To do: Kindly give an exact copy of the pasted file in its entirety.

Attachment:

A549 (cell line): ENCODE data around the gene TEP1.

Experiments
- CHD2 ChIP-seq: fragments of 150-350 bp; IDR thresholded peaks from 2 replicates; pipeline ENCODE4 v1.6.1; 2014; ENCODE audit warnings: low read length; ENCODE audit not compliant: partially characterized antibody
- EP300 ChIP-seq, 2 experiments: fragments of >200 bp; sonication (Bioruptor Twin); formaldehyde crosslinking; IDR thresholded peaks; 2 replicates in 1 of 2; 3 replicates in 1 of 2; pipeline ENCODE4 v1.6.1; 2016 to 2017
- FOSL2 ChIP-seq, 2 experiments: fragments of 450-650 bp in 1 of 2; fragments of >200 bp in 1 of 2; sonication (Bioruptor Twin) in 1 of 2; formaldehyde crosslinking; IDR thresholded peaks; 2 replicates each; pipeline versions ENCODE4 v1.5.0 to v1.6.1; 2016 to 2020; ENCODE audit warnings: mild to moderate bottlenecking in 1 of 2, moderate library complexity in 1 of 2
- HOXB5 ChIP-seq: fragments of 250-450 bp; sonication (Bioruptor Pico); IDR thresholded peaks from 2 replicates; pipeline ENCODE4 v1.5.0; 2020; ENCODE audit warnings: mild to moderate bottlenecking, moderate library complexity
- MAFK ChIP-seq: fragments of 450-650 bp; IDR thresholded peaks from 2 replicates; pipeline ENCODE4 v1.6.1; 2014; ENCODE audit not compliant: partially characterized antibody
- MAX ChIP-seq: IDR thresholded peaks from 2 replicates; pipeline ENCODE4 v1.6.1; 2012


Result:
A549 (cell line): ENCODE data around the gene TEP1.

Experiments
- CHD2 ChIP-seq: fragments of 150-350 bp; IDR thresholded peaks from 2 replicates; pipeline ENCODE4 v1.6.1; 2014; ENCODE audit warnings: low read length; ENCODE audit not compliant: partially characterized antibody
- EP300 ChIP-seq, 2 experiments: fragments of >200 bp; sonication (Bioruptor Twin); formaldehyde crosslinking; IDR thresholded peaks; 2 replicates in 1 of 2; 3 replicates in 1 of 2; pipeline ENCODE4 v1.6.1; 2016 to 2017
- FOSL2 ChIP-seq, 2 experiments: fragments of 450-650 bp in 1 of 2; fragments of >200 bp in 1 of 2; sonication (Bioruptor Twin) in 1 of 2; formaldehyde crosslinking; IDR thresholded peaks; 2 replicates each; pipeline versions ENCODE4 v1.5.0 to v1.6.1; 2016 to 2020; ENCODE audit warnings: mild to moderate bottlenecking in 1 of 2, moderate library complexity in 1 of 2
- HOXB5 ChIP-seq: fragments of 250-450 bp; sonication (Bioruptor Pico); IDR thresholded peaks from 2 replicates; pipeline ENCODE4 v1.5.0; 2020; ENCODE audit warnings: mild to moderate bottlenecking, moderate library complexity
- MAFK ChIP-seq: fragments of 450-650 bp; IDR thresholded peaks from 2 replicates; pipeline ENCODE4 v1.6.1; 2014; ENCODE audit not compliant: partially characterized antibody
- MAX ChIP-seq: IDR thresholded peaks from 2 replicates; pipeline ENCODE4 v1.6.1; 2012